The number of those who unequivocally support Florida's stand-your-ground law has increased since last year
Florida's stand-your-ground law was thrust into the spotlight last year after the killing of teenager of Trayvon Martin. While George Zimmerman, the man accused of killing Martin, has, in fact, not sought to use the stand-your-ground law to gain immunity from prosecution, the topic is still at the matter of an intense debate. Stand your ground laws allow individuals to use deadly force if they are attacked even if you have the opportunity to escape or end the encounter without using deadly force.
New YouGov research reveals that support for stand-your-ground laws has increased since we last asked about it in March 2012. Now 45% of Americans unequivocally support Florida's stand-your-ground law, while 31% unequivocally supported it last year. Currently 14% of Americans do not support the law, while 28% support the idea of the law, but only if it applies to individuals attacked in their homes.
While the number who do not support the law has dropped slightly since last year, the larger change has come in those who only support the application of stand-your-grand laws only to cases in the home. This number has dropped from 37% last year to 28% this year.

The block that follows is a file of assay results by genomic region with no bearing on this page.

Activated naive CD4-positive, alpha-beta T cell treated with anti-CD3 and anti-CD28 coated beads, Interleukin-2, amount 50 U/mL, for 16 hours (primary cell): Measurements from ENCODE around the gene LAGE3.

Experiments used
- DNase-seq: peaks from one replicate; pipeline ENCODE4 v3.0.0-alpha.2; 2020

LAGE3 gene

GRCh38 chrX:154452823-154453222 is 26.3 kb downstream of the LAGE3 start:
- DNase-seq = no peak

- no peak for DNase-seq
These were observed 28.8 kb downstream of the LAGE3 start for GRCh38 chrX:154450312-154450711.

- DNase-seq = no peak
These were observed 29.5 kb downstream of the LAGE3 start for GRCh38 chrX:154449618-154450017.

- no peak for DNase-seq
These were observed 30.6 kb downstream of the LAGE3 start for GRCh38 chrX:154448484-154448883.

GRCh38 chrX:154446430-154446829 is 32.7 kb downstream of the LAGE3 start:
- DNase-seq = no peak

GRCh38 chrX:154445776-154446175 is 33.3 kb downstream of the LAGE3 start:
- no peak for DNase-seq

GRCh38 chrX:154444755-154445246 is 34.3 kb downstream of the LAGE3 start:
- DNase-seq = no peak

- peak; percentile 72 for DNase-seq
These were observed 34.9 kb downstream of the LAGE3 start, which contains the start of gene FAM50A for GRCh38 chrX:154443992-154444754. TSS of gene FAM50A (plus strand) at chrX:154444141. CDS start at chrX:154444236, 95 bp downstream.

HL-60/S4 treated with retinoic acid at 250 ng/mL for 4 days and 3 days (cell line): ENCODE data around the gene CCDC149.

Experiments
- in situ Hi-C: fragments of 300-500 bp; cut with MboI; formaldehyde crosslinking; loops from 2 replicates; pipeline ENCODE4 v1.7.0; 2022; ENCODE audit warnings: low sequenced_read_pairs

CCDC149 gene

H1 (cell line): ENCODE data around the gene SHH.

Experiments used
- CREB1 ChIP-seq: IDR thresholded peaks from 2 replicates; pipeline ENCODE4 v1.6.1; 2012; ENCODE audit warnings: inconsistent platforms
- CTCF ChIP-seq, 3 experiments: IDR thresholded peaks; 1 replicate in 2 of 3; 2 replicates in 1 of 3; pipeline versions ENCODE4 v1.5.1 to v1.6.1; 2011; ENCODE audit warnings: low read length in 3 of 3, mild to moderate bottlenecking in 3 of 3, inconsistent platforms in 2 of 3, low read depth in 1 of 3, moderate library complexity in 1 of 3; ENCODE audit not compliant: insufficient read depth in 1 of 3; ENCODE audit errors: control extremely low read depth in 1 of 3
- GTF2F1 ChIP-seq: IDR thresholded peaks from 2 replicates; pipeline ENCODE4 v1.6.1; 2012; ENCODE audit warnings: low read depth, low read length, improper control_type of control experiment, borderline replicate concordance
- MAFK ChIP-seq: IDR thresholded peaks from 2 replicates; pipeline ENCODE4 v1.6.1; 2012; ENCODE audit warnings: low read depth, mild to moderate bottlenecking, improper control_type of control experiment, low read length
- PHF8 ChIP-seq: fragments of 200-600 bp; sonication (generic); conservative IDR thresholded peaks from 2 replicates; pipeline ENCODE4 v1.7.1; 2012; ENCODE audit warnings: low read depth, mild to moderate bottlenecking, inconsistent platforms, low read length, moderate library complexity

Support for the law remains a partisan matter, with Republicans and Independents unequivocally supporting it and Democrats more likely to support its application only for those attacked in their homes or to oppose it outright. That said, the increase in support for a wide reach for the law has occured among every members of every political affiliation.
While George Zimmerman has not sought a stand-your-ground defense, his trial, which began last week, is strongly associated with the law. The trial remains an object of strong interest of Americans. 80% say that they are following it the case at least "a little", while 31% say they are following "somewhat closely" and 15% say they are following it "very closely".
Florida's stand-your-ground law was passed into law in 2005. In most states the use of deadly force is not permitted if the victim of the attack has the opportunity to escape or otherwise end it without using deadly force. Over 15 states have adopted stand-your-ground laws while others have effectively adopted it due to various court rulings. Although Zimmerman has waived his right to immunity established by the law, he may still refer to his rights under stand-your-ground law in his defense during the trial.
Complete results are available here.